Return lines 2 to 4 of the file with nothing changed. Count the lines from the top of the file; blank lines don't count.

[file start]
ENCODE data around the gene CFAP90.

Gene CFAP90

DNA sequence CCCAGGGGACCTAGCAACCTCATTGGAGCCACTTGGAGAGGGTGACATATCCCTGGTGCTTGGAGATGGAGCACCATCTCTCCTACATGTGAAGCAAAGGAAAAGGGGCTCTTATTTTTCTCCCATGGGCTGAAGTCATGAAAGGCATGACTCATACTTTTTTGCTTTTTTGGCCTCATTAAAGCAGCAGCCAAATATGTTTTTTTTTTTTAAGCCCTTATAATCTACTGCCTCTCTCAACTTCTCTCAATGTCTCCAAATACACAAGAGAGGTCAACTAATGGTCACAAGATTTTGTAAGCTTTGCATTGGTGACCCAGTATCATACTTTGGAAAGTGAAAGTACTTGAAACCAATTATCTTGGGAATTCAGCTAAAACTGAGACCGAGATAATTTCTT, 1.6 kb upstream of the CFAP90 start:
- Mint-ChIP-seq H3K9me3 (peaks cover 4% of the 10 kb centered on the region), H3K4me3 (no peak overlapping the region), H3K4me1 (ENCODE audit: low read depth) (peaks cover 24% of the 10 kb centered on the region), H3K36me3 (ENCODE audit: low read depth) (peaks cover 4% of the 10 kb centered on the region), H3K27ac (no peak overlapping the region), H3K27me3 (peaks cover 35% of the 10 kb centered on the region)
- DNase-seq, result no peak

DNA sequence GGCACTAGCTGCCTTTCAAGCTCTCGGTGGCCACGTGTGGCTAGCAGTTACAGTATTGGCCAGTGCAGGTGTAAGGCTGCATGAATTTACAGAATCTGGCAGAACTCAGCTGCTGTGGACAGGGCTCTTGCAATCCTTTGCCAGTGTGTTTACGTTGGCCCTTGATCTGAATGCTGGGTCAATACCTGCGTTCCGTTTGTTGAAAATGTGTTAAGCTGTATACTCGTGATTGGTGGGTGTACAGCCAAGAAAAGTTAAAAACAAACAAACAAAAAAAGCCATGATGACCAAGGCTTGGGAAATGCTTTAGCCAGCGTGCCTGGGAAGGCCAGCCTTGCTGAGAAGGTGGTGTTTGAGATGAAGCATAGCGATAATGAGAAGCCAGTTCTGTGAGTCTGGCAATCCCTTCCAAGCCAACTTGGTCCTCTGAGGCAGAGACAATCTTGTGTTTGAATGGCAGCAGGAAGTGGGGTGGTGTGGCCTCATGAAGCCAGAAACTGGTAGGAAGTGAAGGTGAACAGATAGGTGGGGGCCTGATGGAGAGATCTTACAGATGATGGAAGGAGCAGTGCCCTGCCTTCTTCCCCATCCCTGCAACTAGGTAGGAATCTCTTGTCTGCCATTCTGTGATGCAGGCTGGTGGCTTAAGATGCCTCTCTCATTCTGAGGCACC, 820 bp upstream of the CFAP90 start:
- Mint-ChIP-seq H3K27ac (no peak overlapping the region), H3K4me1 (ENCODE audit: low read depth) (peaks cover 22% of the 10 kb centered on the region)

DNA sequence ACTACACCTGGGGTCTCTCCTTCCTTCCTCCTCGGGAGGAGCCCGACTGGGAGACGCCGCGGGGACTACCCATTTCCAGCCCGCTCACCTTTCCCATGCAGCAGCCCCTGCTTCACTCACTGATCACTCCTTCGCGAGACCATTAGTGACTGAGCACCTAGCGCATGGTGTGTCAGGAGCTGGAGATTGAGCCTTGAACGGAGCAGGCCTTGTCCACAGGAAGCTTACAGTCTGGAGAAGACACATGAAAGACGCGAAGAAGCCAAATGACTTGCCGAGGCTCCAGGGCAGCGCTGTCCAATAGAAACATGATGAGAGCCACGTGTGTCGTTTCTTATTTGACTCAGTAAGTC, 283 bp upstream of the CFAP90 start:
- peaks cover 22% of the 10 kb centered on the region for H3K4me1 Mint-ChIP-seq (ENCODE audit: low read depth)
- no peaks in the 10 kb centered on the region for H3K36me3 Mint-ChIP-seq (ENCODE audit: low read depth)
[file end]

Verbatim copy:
Gene CFAP90

DNA sequence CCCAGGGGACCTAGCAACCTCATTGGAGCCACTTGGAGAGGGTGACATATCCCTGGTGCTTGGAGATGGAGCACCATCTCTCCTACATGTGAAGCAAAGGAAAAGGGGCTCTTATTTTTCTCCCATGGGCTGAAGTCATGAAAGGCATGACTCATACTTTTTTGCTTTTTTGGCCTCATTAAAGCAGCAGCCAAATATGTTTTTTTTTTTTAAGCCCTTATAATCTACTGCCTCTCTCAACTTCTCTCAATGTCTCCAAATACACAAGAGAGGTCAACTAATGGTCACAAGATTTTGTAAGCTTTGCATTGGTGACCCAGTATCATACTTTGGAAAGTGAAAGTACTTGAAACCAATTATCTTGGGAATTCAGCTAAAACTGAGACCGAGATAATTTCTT, 1.6 kb upstream of the CFAP90 start:
- Mint-ChIP-seq H3K9me3 (peaks cover 4% of the 10 kb centered on the region), H3K4me3 (no peak overlapping the region), H3K4me1 (ENCODE audit: low read depth) (peaks cover 24% of the 10 kb centered on the region), H3K36me3 (ENCODE audit: low read depth) (peaks cover 4% of the 10 kb centered on the region), H3K27ac (no peak overlapping the region), H3K27me3 (peaks cover 35% of the 10 kb centered on the region)